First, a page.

Unfortunately the driver and gunner’s hatches are molded closed, as are the square side hatches. The armored periscopes are provided. When you assemble the turret top and bottom parts together, you might feel it is a poor fit. The turret rear will mostly be hidden by the storage basket. Photos show a seam around the bottom of the real Mk IV turret, as well as a rough texture. The kit turret has fine molded-on texture. I stippled my turret with an old, stiff paintbrush and Tamiya liquid cement – problem solved. Both turret position hatches can be assembled open or buttoned down. Each hatch has its leather pad molded onto the inside. The 6-pounder cannon barrel muzzle is slide-drilled out but not the tiny Besa machine gun barrels, which would be impossible to open up. The entire Besa MGs are provided, not just the barrels. It’s a shame you can’t see them when the model is finished. The turret includes the storage basket. Two tiny fire extinguisher bottles are provided (these could be painted brass or overpainted the tank color). Most amazing to me is that DML managed to mold the odd shaped (round/triangular) turret antennae base as one plastic piece. Awesome! Ditto with the Commander’s thin sighting vane. Well done! The box top doesn’t show it, but an antenna should stand up from that antenna base. That’s easy enough to do with sprue or thin piano wire.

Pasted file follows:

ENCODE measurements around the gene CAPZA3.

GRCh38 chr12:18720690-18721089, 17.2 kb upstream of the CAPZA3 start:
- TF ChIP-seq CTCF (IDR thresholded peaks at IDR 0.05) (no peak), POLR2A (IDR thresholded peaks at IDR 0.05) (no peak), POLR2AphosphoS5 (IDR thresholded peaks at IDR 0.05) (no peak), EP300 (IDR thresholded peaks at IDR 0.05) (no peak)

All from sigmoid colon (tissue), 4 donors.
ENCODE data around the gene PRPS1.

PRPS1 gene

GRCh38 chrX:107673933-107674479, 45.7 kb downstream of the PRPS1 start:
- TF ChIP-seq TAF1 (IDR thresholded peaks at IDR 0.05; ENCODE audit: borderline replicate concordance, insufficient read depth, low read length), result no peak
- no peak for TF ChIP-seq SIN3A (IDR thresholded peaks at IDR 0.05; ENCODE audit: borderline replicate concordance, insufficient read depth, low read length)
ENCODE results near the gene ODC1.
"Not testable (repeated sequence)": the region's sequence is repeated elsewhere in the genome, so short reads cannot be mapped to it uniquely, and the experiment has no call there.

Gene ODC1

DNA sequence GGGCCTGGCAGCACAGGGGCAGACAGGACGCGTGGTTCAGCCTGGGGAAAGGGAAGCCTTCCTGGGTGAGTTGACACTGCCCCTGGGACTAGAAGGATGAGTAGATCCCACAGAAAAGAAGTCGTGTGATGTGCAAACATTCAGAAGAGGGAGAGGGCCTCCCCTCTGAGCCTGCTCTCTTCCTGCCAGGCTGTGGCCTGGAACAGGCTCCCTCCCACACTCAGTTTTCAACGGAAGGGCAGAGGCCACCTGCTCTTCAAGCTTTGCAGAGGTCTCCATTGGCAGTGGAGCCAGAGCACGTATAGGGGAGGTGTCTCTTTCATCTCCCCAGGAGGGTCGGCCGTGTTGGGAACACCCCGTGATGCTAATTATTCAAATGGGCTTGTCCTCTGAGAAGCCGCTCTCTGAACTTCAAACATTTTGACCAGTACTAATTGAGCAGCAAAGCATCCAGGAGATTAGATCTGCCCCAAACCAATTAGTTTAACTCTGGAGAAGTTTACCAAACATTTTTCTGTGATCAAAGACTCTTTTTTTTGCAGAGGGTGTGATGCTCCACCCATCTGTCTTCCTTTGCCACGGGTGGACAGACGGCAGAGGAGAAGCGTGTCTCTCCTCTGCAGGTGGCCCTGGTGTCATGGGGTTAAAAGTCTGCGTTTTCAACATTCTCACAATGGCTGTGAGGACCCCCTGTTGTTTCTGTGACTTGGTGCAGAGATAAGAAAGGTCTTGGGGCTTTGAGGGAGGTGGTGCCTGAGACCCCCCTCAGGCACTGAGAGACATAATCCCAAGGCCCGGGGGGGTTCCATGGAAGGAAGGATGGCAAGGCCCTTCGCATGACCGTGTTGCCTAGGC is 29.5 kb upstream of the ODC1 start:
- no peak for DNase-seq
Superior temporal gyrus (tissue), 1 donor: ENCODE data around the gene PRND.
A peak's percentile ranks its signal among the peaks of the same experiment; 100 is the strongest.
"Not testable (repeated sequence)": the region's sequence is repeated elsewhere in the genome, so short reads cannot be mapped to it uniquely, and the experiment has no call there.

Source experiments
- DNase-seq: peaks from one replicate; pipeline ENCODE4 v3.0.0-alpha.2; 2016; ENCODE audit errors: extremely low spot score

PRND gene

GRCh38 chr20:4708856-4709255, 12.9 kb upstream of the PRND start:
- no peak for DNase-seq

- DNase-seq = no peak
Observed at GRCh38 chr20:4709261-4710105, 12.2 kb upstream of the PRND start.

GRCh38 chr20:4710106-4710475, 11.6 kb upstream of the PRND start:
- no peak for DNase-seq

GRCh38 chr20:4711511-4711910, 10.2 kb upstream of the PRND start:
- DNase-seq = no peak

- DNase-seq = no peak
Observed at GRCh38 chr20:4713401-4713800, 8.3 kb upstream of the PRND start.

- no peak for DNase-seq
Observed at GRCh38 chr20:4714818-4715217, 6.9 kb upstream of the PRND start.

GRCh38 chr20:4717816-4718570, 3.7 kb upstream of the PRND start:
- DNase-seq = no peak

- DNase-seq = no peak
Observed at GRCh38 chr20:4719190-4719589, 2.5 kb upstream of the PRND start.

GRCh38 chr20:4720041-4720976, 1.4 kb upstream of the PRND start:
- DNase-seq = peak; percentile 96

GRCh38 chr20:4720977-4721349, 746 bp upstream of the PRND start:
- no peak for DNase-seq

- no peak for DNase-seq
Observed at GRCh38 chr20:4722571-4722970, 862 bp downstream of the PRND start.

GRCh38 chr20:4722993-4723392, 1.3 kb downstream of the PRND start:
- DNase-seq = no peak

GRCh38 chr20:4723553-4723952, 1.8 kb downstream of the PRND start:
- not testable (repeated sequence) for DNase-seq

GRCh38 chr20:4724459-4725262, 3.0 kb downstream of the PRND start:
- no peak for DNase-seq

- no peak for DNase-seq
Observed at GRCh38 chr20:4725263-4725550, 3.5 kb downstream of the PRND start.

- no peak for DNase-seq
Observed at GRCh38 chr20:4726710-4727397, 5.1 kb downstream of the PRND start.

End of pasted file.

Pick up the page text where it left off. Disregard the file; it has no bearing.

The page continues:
The running gear bogies are molded as two long runs for each side: a front and back with all the wheels and springs molded in place. This simplifies construction while capturing important details. When assembling, note that the legs that hold the running wheels should angle forward and, when you’ve properly assembled the sponsons, you should be able to see the coil springs readily. All of the front idler sprockets wheels have their lightening holes opened up (I believe the part numbers on the instructions are not clear). You won’t see any of the sprocket wheels if you use the front and rear mud fenders. When properly fitted, the mud fenders will angle upwards. The outside faces of the sponsons are sharply detailed but not the towing cables, which are molded in place. The square escape doors are molded closed. The tan single-length DS tracks are beautifully molded on both sides, glue together, and paint adheres to them. You won’t see the top half of the track unless you remove some upper track guards. If you close up the sponsons as provided, you may as well cut off some of the track that won’t be seen and, using photos as guides, ‘weld’ sections of them as add on armor just as was done in WWII. A lot of photos show the front and/or rear mud guards, and sections of the upper track guards removed. The track guards nearest the turret were removed to avoid jamming the turret traverse.